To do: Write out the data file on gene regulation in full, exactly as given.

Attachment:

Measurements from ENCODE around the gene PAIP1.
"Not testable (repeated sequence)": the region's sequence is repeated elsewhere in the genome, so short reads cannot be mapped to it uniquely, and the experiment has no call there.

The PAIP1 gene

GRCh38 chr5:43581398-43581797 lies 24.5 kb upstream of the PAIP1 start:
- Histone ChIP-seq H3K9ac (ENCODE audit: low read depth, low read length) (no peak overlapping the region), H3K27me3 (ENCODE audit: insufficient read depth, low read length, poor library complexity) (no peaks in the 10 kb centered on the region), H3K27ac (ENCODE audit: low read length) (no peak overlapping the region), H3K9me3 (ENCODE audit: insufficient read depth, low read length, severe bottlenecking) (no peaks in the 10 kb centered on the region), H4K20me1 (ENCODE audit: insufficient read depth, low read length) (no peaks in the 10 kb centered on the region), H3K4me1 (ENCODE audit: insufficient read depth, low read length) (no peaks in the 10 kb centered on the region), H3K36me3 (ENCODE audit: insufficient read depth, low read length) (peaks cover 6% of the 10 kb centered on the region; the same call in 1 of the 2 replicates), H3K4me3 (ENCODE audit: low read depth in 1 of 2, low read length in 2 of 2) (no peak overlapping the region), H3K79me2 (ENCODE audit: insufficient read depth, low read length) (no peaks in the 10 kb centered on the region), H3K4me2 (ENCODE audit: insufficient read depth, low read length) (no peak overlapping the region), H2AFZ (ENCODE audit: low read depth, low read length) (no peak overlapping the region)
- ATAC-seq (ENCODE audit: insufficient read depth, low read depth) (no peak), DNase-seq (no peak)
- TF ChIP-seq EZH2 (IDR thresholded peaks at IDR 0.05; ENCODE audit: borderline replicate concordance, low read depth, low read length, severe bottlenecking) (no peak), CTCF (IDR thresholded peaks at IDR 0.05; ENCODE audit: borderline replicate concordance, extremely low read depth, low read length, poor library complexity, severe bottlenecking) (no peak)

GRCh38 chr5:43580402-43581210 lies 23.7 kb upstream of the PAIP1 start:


Measurements from ENCODE around the gene PAIP1.
"Not testable (repeated sequence)": the region's sequence is repeated elsewhere in the genome, so short reads cannot be mapped to it uniquely, and the experiment has no call there.

The PAIP1 gene

GRCh38 chr5:43581398-43581797 lies 24.5 kb upstream of the PAIP1 start:
- Histone ChIP-seq H3K9ac (ENCODE audit: low read depth, low read length) (no peak overlapping the region), H3K27me3 (ENCODE audit: insufficient read depth, low read length, poor library complexity) (no peaks in the 10 kb centered on the region), H3K27ac (ENCODE audit: low read length) (no peak overlapping the region), H3K9me3 (ENCODE audit: insufficient read depth, low read length, severe bottlenecking) (no peaks in the 10 kb centered on the region), H4K20me1 (ENCODE audit: insufficient read depth, low read length) (no peaks in the 10 kb centered on the region), H3K4me1 (ENCODE audit: insufficient read depth, low read length) (no peaks in the 10 kb centered on the region), H3K36me3 (ENCODE audit: insufficient read depth, low read length) (peaks cover 6% of the 10 kb centered on the region; the same call in 1 of the 2 replicates), H3K4me3 (ENCODE audit: low read depth in 1 of 2, low read length in 2 of 2) (no peak overlapping the region), H3K79me2 (ENCODE audit: insufficient read depth, low read length) (no peaks in the 10 kb centered on the region), H3K4me2 (ENCODE audit: insufficient read depth, low read length) (no peak overlapping the region), H2AFZ (ENCODE audit: low read depth, low read length) (no peak overlapping the region)
- ATAC-seq (ENCODE audit: insufficient read depth, low read depth) (no peak), DNase-seq (no peak)
- TF ChIP-seq EZH2 (IDR thresholded peaks at IDR 0.05; ENCODE audit: borderline replicate concordance, low read depth, low read length, severe bottlenecking) (no peak), CTCF (IDR thresholded peaks at IDR 0.05; ENCODE audit: borderline replicate concordance, extremely low read depth, low read length, poor library complexity, severe bottlenecking) (no peak)

GRCh38 chr5:43580402-43581210 lies 23.7 kb upstream of the PAIP1 start: